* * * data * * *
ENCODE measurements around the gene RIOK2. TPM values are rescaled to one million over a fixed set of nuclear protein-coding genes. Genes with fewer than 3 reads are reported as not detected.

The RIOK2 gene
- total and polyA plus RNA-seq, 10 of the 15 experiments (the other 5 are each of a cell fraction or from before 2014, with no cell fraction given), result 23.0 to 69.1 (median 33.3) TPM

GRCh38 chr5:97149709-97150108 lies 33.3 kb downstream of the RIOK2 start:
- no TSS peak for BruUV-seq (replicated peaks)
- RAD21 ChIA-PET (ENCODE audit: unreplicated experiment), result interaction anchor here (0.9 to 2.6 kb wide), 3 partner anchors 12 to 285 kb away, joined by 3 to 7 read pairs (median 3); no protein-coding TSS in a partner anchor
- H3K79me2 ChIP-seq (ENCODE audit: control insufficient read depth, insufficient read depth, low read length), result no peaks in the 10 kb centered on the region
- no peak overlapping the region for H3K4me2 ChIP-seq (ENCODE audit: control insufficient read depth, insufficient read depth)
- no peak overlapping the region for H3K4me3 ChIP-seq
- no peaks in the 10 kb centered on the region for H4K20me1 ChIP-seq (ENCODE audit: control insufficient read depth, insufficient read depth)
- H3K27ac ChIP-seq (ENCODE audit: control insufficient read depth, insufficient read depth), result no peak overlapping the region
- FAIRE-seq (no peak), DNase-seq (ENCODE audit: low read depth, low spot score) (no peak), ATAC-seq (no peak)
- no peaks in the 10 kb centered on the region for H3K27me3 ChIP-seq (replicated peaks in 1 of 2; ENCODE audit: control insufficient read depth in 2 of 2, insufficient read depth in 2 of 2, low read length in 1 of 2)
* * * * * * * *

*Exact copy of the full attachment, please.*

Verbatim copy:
ENCODE measurements around the gene RIOK2. TPM values are rescaled to one million over a fixed set of nuclear protein-coding genes. Genes with fewer than 3 reads are reported as not detected.

The RIOK2 gene
- total and polyA plus RNA-seq, 10 of the 15 experiments (the other 5 are each of a cell fraction or from before 2014, with no cell fraction given), result 23.0 to 69.1 (median 33.3) TPM

GRCh38 chr5:97149709-97150108 lies 33.3 kb downstream of the RIOK2 start:
- no TSS peak for BruUV-seq (replicated peaks)
- RAD21 ChIA-PET (ENCODE audit: unreplicated experiment), result interaction anchor here (0.9 to 2.6 kb wide), 3 partner anchors 12 to 285 kb away, joined by 3 to 7 read pairs (median 3); no protein-coding TSS in a partner anchor
- H3K79me2 ChIP-seq (ENCODE audit: control insufficient read depth, insufficient read depth, low read length), result no peaks in the 10 kb centered on the region
- no peak overlapping the region for H3K4me2 ChIP-seq (ENCODE audit: control insufficient read depth, insufficient read depth)
- no peak overlapping the region for H3K4me3 ChIP-seq
- no peaks in the 10 kb centered on the region for H4K20me1 ChIP-seq (ENCODE audit: control insufficient read depth, insufficient read depth)
- H3K27ac ChIP-seq (ENCODE audit: control insufficient read depth, insufficient read depth), result no peak overlapping the region
- FAIRE-seq (no peak), DNase-seq (ENCODE audit: low read depth, low spot score) (no peak), ATAC-seq (no peak)
- no peaks in the 10 kb centered on the region for H3K27me3 ChIP-seq (replicated peaks in 1 of 2; ENCODE audit: control insufficient read depth in 2 of 2, insufficient read depth in 2 of 2, low read length in 1 of 2)